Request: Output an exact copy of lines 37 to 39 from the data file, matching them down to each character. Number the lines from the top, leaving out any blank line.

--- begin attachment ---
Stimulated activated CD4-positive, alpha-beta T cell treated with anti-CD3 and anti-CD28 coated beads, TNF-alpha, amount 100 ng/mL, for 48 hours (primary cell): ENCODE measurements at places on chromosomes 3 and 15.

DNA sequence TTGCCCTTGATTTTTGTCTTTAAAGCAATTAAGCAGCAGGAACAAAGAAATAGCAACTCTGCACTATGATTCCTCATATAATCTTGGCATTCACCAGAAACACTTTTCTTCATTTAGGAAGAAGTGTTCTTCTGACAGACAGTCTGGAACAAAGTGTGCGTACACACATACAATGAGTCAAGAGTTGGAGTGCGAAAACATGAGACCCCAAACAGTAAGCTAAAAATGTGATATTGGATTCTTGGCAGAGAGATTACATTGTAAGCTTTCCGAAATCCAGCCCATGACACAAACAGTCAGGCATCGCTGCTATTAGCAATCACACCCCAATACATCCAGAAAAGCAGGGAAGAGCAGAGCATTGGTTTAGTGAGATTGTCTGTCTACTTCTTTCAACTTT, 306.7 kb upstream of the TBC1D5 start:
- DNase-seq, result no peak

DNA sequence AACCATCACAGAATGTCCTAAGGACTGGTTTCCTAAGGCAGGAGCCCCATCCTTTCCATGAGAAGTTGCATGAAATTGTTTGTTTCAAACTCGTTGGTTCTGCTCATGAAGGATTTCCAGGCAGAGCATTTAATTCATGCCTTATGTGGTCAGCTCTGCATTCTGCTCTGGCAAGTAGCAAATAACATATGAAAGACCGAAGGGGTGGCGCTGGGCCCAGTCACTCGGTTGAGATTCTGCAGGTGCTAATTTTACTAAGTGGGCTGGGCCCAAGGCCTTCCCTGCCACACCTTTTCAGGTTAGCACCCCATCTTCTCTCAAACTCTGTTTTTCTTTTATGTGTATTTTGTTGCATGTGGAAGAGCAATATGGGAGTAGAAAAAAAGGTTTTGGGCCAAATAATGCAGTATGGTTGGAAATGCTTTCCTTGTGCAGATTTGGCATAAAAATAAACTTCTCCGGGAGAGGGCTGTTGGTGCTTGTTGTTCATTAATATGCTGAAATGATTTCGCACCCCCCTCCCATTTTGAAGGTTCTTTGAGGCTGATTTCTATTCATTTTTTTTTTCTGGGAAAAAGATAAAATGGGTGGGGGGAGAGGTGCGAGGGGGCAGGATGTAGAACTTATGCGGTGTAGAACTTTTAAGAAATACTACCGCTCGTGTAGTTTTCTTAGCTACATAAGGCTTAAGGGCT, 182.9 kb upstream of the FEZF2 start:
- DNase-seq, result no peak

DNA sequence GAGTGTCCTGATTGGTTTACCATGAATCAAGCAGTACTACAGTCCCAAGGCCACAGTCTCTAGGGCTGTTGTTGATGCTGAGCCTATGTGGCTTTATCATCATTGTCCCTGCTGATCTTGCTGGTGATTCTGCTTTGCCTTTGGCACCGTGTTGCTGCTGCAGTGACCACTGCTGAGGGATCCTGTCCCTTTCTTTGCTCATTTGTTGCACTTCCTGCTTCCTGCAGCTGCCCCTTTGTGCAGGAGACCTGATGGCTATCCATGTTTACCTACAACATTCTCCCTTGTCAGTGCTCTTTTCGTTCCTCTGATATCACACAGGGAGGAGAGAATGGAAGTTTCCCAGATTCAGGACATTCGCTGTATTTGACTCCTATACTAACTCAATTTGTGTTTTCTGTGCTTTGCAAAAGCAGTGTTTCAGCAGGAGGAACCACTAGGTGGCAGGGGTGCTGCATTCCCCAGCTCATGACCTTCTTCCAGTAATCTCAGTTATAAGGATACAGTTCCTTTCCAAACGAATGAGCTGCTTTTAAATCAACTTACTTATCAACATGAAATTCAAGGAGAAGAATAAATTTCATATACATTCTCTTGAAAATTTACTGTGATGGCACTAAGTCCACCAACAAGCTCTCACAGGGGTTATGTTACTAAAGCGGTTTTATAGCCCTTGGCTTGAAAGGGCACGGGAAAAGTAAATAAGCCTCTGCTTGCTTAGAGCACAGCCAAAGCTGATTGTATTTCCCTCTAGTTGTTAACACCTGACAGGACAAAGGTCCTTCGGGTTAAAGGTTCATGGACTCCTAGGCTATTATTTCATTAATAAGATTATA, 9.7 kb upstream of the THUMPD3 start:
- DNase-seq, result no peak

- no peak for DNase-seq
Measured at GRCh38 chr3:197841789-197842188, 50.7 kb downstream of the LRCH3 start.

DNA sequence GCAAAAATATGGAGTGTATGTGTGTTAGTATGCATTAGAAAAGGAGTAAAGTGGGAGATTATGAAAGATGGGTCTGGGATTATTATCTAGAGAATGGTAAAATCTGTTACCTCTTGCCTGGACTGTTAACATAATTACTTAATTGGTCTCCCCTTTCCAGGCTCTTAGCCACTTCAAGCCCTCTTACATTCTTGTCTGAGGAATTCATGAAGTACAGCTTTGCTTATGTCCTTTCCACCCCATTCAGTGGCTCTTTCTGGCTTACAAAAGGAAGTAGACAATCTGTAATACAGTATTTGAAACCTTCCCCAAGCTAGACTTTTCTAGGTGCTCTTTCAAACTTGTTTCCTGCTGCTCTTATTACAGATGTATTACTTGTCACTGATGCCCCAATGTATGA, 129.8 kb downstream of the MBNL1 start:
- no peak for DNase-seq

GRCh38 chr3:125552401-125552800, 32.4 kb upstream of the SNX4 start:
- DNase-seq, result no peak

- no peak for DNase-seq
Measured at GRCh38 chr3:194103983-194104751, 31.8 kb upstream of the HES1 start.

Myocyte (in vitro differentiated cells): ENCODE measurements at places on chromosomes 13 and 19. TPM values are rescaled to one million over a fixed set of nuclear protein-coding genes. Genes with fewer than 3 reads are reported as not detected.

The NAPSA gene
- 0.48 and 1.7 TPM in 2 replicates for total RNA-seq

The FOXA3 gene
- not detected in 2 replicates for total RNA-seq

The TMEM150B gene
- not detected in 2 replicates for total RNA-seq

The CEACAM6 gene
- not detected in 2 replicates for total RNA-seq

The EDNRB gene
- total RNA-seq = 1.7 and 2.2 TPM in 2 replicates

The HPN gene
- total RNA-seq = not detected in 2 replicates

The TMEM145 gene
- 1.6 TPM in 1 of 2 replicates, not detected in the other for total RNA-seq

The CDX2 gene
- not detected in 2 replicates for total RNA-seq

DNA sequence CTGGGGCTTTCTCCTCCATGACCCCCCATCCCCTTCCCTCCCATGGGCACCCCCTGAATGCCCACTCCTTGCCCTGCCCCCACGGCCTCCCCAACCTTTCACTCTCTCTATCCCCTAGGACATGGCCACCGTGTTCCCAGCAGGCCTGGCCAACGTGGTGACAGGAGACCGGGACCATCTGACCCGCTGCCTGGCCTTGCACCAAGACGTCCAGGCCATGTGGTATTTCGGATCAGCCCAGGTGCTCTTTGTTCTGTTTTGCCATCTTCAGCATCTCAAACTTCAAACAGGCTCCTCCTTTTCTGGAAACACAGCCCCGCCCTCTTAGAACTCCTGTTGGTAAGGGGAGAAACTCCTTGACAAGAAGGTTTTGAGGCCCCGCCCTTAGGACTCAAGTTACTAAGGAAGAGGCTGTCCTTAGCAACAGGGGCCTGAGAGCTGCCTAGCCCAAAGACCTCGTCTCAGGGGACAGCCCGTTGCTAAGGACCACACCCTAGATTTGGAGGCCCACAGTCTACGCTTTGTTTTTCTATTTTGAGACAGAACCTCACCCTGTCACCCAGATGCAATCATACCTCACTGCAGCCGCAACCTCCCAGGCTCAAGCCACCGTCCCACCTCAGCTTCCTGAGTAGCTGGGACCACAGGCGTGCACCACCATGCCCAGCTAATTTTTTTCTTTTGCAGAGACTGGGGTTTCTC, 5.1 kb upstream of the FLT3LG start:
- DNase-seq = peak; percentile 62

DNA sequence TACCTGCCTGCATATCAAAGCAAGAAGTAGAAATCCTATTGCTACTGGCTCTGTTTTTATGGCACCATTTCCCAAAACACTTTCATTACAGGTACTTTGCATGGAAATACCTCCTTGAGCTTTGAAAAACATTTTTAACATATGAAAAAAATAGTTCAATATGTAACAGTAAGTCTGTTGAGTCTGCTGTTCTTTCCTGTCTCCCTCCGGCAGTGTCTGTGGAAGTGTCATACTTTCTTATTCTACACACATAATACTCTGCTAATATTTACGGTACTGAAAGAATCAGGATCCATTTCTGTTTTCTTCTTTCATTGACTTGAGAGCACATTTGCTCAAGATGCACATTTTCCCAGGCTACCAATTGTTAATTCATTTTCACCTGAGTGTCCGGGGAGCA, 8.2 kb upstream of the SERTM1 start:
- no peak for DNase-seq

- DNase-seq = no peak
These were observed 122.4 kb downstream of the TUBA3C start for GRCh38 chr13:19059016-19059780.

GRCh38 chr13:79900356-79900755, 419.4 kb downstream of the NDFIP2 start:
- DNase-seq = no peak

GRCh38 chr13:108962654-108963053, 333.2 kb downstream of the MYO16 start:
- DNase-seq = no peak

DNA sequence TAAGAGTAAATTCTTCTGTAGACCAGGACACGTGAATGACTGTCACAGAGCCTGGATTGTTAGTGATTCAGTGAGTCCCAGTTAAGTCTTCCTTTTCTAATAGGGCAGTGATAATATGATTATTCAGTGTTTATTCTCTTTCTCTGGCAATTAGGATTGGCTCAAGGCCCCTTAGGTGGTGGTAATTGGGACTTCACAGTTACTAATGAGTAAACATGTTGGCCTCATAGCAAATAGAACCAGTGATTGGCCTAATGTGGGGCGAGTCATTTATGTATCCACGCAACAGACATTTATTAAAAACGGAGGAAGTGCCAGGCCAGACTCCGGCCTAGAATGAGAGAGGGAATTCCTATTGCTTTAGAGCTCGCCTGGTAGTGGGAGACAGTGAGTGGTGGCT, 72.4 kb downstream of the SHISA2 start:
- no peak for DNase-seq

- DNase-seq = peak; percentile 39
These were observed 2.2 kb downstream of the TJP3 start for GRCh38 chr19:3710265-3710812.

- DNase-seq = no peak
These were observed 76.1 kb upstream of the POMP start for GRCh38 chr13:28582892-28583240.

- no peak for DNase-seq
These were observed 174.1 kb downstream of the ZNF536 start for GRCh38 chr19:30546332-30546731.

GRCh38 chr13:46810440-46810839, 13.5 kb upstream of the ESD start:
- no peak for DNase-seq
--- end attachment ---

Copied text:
- DNase-seq = no peak
These were observed 122.4 kb downstream of the TUBA3C start for GRCh38 chr13:19059016-19059780.

GRCh38 chr13:79900356-79900755, 419.4 kb downstream of the NDFIP2 start: